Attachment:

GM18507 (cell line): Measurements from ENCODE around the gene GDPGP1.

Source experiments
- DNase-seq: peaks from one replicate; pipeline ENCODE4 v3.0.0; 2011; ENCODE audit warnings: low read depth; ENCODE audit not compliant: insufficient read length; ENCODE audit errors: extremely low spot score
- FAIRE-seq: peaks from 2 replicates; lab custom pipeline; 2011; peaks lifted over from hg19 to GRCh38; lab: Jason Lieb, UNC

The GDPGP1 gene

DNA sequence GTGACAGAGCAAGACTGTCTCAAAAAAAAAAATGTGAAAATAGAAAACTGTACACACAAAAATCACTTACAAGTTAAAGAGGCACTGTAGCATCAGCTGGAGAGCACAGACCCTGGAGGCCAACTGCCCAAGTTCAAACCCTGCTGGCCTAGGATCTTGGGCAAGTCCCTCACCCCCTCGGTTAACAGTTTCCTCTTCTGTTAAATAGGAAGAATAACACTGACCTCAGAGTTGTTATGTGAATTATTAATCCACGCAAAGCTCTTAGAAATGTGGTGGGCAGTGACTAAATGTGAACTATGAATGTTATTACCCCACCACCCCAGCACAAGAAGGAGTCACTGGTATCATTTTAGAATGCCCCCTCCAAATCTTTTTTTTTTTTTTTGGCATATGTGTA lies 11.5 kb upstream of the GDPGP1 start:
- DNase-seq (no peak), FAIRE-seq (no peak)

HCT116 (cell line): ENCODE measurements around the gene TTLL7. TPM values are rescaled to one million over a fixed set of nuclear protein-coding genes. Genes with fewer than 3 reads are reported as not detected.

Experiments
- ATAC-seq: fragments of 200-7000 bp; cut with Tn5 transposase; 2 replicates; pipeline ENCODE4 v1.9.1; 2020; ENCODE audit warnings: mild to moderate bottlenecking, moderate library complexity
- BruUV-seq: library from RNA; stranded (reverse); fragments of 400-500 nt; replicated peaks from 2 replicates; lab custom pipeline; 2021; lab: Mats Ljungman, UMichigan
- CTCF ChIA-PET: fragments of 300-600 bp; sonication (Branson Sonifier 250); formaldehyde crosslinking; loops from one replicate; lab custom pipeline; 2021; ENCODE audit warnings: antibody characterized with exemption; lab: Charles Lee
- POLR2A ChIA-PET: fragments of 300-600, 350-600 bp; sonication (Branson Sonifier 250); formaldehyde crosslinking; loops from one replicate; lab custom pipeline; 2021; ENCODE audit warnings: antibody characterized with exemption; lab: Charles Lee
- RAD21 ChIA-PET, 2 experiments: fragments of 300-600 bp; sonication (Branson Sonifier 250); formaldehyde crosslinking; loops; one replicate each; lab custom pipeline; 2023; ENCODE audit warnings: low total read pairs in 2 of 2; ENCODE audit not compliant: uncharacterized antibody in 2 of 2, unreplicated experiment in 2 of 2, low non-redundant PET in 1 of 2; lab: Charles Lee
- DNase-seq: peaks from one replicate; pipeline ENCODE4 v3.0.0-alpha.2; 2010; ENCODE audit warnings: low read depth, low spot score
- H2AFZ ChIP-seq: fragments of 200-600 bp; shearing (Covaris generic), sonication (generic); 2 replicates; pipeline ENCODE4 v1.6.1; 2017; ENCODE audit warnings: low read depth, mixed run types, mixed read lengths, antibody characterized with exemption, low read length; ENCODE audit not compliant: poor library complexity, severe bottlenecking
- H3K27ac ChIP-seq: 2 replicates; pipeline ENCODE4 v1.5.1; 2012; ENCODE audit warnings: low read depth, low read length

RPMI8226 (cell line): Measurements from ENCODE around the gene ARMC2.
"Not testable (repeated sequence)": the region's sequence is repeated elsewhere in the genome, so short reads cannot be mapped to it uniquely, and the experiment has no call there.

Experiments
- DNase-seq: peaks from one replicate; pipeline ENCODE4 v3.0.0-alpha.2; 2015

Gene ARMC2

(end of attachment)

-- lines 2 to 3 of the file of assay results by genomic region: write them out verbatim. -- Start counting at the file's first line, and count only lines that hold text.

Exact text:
Source experiments
- DNase-seq: peaks from one replicate; pipeline ENCODE4 v3.0.0; 2011; ENCODE audit warnings: low read depth; ENCODE audit not compliant: insufficient read length; ENCODE audit errors: extremely low spot score